• Patients had timely access to initial assessment, test results, diagnosis and treatment. We saw the most recent key performance indicator (KPI) results for the service, from April 2019 to October 2019 which showed the provider was meeting most of the outcomes with the exception ofemergency face to face appointments.
  • The provider was aware of this and was reviewing the data.
  • Regular performance meetings were held to discuss performance against NQRs and action was taken to improve where appropriate. 
  • Waiting times, delays and cancellations were minimal and managed appropriately. Where people were waiting a long time for an assessment or treatment there were arrangements in place to manage the waiting list and to support people while they waited. For example, staff would notify patients of the delay and estimated time of their wait for a visit or an appointment.
  • The service engaged with people who are in vulnerable circumstances and took actions to remove barriers when people found it hard to access or use services.
  • Patients with the most urgent needs had their care and treatment prioritised.
  • Where patient’s needs could not be met by the service, staff redirected them to the appropriate service for their needs. Referrals and transfers to other services were undertaken in a timely way. The service was co-located to the emergency department in the hospital and they worked closely with the hospital team to ensure smooth patient pathway where possible.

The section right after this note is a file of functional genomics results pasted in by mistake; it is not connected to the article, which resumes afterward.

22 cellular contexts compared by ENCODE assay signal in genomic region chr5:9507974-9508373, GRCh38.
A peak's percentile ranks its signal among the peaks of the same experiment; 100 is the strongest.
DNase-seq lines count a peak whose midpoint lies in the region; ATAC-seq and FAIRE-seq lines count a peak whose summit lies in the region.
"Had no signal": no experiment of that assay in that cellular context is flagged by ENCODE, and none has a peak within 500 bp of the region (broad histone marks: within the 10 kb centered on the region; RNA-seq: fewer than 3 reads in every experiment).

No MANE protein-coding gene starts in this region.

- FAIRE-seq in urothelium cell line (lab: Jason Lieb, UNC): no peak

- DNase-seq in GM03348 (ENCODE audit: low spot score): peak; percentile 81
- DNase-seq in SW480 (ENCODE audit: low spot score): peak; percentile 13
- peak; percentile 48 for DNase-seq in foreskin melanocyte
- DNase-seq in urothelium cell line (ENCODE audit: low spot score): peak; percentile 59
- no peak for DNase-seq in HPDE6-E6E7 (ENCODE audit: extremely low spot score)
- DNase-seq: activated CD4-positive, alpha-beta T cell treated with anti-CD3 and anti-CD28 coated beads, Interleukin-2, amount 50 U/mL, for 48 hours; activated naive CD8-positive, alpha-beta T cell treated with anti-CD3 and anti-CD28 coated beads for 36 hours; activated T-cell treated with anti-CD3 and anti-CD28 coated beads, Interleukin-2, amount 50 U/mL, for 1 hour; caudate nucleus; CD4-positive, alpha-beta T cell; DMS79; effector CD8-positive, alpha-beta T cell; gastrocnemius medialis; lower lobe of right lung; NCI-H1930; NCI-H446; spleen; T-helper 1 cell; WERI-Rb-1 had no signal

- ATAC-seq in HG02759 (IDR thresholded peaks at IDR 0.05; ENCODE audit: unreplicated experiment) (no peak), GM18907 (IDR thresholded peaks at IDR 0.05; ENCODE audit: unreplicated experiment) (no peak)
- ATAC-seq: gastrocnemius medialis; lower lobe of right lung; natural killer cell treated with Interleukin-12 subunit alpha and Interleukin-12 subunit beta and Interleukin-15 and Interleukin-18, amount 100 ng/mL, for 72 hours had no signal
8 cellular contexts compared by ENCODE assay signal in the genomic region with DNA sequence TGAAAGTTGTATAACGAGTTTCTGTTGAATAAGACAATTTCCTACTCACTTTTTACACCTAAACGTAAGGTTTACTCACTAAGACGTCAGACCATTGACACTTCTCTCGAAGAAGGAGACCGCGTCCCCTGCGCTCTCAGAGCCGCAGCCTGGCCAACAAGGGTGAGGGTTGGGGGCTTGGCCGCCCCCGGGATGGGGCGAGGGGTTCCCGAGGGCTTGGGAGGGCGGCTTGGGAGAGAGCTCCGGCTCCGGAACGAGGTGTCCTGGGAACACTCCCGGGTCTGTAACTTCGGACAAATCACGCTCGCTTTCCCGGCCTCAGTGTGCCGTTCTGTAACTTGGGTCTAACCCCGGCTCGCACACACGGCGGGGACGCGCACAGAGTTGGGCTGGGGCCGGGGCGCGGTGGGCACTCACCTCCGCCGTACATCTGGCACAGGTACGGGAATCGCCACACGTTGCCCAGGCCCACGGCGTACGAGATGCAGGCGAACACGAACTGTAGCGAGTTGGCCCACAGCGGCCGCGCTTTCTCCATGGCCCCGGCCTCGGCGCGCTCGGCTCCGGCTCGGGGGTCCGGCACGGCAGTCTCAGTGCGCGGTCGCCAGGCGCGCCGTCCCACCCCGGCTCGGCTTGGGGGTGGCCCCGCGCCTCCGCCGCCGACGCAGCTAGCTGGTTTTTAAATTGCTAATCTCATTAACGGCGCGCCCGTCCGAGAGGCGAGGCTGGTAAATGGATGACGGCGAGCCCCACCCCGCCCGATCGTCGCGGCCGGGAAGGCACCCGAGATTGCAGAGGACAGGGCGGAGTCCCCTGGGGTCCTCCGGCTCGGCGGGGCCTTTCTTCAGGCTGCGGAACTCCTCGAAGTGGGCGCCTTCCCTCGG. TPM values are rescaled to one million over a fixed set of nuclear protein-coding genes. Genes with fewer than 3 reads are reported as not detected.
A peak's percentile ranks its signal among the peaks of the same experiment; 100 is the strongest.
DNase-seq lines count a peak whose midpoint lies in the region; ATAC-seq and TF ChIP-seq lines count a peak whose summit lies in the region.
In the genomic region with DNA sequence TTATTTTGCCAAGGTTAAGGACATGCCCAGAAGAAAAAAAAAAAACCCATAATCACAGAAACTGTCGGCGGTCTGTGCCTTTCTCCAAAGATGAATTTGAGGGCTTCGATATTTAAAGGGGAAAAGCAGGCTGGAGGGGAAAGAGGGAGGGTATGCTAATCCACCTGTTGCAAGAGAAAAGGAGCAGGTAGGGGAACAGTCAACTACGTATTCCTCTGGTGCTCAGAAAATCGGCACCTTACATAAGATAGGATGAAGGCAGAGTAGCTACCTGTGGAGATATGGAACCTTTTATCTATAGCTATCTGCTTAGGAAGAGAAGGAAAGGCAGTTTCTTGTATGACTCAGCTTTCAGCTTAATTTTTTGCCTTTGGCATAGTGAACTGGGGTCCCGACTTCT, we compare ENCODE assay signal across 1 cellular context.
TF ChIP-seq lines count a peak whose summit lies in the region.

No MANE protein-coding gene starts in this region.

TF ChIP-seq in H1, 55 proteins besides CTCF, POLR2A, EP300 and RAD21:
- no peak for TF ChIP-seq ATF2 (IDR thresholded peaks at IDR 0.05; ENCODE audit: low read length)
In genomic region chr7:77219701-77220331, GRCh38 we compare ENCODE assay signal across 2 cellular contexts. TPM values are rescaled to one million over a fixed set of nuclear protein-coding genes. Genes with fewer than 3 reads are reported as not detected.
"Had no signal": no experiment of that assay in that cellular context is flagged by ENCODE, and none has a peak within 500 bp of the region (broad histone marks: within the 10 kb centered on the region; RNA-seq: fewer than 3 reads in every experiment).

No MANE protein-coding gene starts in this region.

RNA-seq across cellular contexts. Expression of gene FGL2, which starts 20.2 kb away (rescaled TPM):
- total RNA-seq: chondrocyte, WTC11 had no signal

Listening and learning from concerns and complaints

The service took complaints and concerns seriously and responded to them appropriately to improve the quality of care.

  • Information about how to make a complaint or raise concerns was available and it was easy to do. Staff treated patients who made complaints compassionately.
  • The complaint policy and procedures were in line with recognised guidance. Seventeen complaints were received in the last year. We reviewed two complaints and found that they were satisfactorily handled in a timely way.
  • Issues were investigated across relevant providers, and staff were able to feedback to other parts of the patient pathway where relevant. For example, following feedback from patients who used the out of hours service and the accident and emergency department. The concerns were individually investigated by each organisation and then one would take the lead to feedback to the complainant.